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Carter’s Dixie Chicks Moment

Yesterday, following meetings with Egyptian President Hosni Mubarak and another Hamas delegation, Jimmy Carter blasted American attitudes regarding the Israeli-Palestinian conflict. “My country, the political arena of my country, is almost 100 percent supportive of the Israeli position,” Carter said. “You never hear any debates on both sides much, and most of the information is predicated on that sort of original premise.”

The spectacle of a former U.S. president denouncing his fellow countrymen abroad was a Dixie Chicks moment for the ages. But his choice of venue for decrying the lack of debate on the Israeli-Palestinian conflict was no less ironic: the American University in Cairo–where students are so unwilling to consider the “other side” that they threatened strikes and sit-ins when rumors surfaced that Israeli professors had been invited to campus. Most recently at AUC, a play that featured an Israeli character was protested by its own student-actors, who walked on the stage draped in kaffiyehs and donned “Palestine will remain Arab” t-shirts following the performance. (The actors objected to Israelis being portrayed “as humans only,” one cast member said.)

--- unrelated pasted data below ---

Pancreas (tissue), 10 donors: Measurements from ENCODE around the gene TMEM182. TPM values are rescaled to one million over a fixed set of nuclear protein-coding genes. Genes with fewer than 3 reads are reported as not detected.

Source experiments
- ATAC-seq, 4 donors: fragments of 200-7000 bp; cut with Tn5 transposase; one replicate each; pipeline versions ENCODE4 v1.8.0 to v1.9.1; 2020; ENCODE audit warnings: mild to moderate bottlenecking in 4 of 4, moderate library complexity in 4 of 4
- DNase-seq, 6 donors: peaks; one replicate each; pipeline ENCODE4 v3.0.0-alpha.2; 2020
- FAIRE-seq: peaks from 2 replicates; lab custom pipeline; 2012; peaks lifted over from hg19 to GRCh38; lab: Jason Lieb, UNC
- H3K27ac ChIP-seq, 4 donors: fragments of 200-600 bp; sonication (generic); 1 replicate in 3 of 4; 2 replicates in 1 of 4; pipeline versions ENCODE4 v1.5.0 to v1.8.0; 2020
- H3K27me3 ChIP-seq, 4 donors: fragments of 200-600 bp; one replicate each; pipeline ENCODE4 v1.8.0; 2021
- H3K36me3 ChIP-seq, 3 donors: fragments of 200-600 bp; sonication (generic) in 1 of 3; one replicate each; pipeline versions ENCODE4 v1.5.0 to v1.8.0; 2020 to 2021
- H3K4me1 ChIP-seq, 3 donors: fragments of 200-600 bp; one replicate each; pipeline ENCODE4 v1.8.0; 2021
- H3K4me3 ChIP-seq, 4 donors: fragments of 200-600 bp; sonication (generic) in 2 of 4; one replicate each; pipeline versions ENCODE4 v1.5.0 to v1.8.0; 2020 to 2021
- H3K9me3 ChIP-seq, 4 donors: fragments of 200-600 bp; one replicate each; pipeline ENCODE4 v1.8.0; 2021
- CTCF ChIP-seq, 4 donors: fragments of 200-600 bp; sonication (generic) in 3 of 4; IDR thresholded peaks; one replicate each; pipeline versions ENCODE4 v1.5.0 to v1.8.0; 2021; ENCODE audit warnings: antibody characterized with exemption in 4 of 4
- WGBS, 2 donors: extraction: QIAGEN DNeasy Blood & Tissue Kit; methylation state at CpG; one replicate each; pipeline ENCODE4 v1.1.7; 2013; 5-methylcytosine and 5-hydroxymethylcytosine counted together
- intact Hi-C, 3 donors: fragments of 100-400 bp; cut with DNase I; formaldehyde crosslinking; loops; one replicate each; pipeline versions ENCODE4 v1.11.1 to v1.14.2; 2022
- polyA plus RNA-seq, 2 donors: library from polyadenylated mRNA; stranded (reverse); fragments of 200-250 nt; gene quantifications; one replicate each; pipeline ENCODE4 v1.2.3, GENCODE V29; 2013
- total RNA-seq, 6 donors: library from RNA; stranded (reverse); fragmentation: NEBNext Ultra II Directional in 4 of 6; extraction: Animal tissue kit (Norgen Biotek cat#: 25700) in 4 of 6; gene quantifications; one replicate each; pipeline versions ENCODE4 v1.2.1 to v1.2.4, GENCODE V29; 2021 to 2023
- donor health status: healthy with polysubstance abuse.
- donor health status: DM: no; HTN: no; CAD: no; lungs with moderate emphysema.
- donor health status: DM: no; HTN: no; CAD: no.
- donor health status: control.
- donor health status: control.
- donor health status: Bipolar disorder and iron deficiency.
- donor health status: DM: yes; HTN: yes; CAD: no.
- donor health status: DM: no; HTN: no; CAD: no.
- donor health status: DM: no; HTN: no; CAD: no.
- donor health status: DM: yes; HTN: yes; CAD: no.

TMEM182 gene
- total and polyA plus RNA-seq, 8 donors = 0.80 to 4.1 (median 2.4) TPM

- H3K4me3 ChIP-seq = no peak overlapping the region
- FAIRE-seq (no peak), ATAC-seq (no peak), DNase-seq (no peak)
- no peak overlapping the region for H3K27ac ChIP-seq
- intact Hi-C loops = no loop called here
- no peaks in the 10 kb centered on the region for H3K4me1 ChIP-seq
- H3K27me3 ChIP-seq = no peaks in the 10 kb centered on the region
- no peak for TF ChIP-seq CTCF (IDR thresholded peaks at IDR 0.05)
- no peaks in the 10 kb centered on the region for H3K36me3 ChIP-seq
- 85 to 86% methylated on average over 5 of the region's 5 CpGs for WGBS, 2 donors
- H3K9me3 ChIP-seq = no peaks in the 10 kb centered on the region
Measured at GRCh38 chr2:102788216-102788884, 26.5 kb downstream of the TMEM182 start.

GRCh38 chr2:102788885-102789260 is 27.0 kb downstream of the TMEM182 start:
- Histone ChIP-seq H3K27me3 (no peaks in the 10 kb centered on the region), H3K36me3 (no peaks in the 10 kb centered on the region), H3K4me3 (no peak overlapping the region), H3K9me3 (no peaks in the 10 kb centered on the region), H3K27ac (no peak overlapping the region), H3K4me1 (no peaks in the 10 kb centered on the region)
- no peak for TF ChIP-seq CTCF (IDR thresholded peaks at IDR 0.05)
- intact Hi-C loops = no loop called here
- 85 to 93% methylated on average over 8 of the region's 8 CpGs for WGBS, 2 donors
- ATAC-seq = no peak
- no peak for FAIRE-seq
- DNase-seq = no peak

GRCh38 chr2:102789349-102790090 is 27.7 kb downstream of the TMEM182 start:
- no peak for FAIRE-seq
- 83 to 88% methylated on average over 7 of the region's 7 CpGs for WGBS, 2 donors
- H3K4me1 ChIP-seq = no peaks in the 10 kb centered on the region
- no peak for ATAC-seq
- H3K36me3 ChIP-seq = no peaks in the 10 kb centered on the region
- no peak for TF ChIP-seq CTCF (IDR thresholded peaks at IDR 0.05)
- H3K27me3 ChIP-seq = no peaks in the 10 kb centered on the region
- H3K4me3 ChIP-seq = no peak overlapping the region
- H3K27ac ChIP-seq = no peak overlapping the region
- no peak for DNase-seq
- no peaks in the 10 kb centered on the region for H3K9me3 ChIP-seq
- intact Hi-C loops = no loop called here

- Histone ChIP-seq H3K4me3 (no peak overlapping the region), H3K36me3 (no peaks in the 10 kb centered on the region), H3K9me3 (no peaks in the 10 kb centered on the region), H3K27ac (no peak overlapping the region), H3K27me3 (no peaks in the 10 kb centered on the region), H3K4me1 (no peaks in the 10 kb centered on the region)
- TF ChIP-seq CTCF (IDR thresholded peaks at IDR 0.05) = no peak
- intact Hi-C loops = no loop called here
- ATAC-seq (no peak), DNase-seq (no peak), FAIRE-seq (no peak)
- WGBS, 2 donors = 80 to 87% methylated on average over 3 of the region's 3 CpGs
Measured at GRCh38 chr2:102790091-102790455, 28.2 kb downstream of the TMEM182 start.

Sadly, if Carter’s address has any influence, AUC is unlikely to become more hospitable to meaningful dialogue on the Israeli-Palestinian conflict anytime soon. After all, the more Carter spoke, the more he justified AUC students’ hatred for the Jewish state. At one point, after speaking of his visit to Sderot, where the daily barrage of rockets from Gaza has traumatized the community, Carter said, “At the same time, if you live in Gaza, you know that for every Israeli killed in any kind of combat, between 30 to 40 Palestinians are killed because of the extreme military capability of Israel.” At another point, he creatively redefined “terrorism” to equate Palestinian rocket-firings with Israel’s military response, saying that any “killings of civilians is an act of terrorism.”

Even for Carter, this exercise in public counter-diplomacy is shocking. After all, Carter’s greatest legacy–for which he still deserves his Nobel Peace Prize–remains his efforts to forge peace between Egypt and Israel. The more vociferously he denounces Israel to young Egyptians still raised to hate it, the more he jeopardizes that one accomplishment.


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